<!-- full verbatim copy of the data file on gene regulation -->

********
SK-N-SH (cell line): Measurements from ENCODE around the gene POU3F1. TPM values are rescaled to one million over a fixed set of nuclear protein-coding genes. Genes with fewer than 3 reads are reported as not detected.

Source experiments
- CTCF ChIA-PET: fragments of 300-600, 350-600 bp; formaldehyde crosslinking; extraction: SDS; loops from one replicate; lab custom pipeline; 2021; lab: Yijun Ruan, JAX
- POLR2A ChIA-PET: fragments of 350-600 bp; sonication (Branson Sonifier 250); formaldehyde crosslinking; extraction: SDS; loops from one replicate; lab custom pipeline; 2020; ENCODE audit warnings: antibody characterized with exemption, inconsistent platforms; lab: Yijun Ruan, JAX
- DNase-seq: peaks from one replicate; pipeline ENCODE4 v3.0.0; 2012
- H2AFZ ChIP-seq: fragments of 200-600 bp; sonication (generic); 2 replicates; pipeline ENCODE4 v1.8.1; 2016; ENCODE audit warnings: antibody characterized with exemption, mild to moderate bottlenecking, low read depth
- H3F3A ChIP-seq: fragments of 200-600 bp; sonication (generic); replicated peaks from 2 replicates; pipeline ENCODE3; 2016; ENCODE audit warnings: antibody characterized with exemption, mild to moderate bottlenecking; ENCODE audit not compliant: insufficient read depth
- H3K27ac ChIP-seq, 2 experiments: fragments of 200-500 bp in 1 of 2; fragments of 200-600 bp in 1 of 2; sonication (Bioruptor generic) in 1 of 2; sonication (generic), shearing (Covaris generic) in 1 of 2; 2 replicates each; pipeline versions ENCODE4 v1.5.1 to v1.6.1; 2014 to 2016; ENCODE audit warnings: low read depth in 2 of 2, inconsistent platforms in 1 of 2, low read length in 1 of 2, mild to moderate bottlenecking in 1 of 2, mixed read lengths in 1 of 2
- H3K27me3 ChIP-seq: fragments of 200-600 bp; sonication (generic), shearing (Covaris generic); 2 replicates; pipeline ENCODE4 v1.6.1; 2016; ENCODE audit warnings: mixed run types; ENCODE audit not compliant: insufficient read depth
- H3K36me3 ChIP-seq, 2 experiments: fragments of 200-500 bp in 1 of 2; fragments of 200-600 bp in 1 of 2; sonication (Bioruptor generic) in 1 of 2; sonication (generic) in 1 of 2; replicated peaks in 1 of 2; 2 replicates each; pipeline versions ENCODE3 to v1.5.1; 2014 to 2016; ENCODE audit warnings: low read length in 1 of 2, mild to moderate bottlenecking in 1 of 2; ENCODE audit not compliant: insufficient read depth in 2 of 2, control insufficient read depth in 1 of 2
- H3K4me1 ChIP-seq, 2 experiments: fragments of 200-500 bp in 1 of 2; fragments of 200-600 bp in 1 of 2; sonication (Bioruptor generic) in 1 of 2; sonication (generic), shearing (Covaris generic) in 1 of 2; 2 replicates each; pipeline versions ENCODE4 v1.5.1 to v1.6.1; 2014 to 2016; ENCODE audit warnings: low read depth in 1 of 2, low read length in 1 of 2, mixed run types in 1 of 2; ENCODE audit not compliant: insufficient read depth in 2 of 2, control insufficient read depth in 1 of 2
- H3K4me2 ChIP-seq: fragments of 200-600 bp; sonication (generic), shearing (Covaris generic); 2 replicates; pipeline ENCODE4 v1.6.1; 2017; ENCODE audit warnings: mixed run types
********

SK-N-SH (cell line): Measurements from ENCODE around the gene POU3F1. TPM values are rescaled to one million over a fixed set of nuclear protein-coding genes. Genes with fewer than 3 reads are reported as not detected.

Source experiments
- CTCF ChIA-PET: fragments of 300-600, 350-600 bp; formaldehyde crosslinking; extraction: SDS; loops from one replicate; lab custom pipeline; 2021; lab: Yijun Ruan, JAX
- POLR2A ChIA-PET: fragments of 350-600 bp; sonication (Branson Sonifier 250); formaldehyde crosslinking; extraction: SDS; loops from one replicate; lab custom pipeline; 2020; ENCODE audit warnings: antibody characterized with exemption, inconsistent platforms; lab: Yijun Ruan, JAX
- DNase-seq: peaks from one replicate; pipeline ENCODE4 v3.0.0; 2012
- H2AFZ ChIP-seq: fragments of 200-600 bp; sonication (generic); 2 replicates; pipeline ENCODE4 v1.8.1; 2016; ENCODE audit warnings: antibody characterized with exemption, mild to moderate bottlenecking, low read depth
- H3F3A ChIP-seq: fragments of 200-600 bp; sonication (generic); replicated peaks from 2 replicates; pipeline ENCODE3; 2016; ENCODE audit warnings: antibody characterized with exemption, mild to moderate bottlenecking; ENCODE audit not compliant: insufficient read depth
- H3K27ac ChIP-seq, 2 experiments: fragments of 200-500 bp in 1 of 2; fragments of 200-600 bp in 1 of 2; sonication (Bioruptor generic) in 1 of 2; sonication (generic), shearing (Covaris generic) in 1 of 2; 2 replicates each; pipeline versions ENCODE4 v1.5.1 to v1.6.1; 2014 to 2016; ENCODE audit warnings: low read depth in 2 of 2, inconsistent platforms in 1 of 2, low read length in 1 of 2, mild to moderate bottlenecking in 1 of 2, mixed read lengths in 1 of 2
- H3K27me3 ChIP-seq: fragments of 200-600 bp; sonication (generic), shearing (Covaris generic); 2 replicates; pipeline ENCODE4 v1.6.1; 2016; ENCODE audit warnings: mixed run types; ENCODE audit not compliant: insufficient read depth
- H3K36me3 ChIP-seq, 2 experiments: fragments of 200-500 bp in 1 of 2; fragments of 200-600 bp in 1 of 2; sonication (Bioruptor generic) in 1 of 2; sonication (generic) in 1 of 2; replicated peaks in 1 of 2; 2 replicates each; pipeline versions ENCODE3 to v1.5.1; 2014 to 2016; ENCODE audit warnings: low read length in 1 of 2, mild to moderate bottlenecking in 1 of 2; ENCODE audit not compliant: insufficient read depth in 2 of 2, control insufficient read depth in 1 of 2
- H3K4me1 ChIP-seq, 2 experiments: fragments of 200-500 bp in 1 of 2; fragments of 200-600 bp in 1 of 2; sonication (Bioruptor generic) in 1 of 2; sonication (generic), shearing (Covaris generic) in 1 of 2; 2 replicates each; pipeline versions ENCODE4 v1.5.1 to v1.6.1; 2014 to 2016; ENCODE audit warnings: low read depth in 1 of 2, low read length in 1 of 2, mixed run types in 1 of 2; ENCODE audit not compliant: insufficient read depth in 2 of 2, control insufficient read depth in 1 of 2
- H3K4me2 ChIP-seq: fragments of 200-600 bp; sonication (generic), shearing (Covaris generic); 2 replicates; pipeline ENCODE4 v1.6.1; 2017; ENCODE audit warnings: mixed run types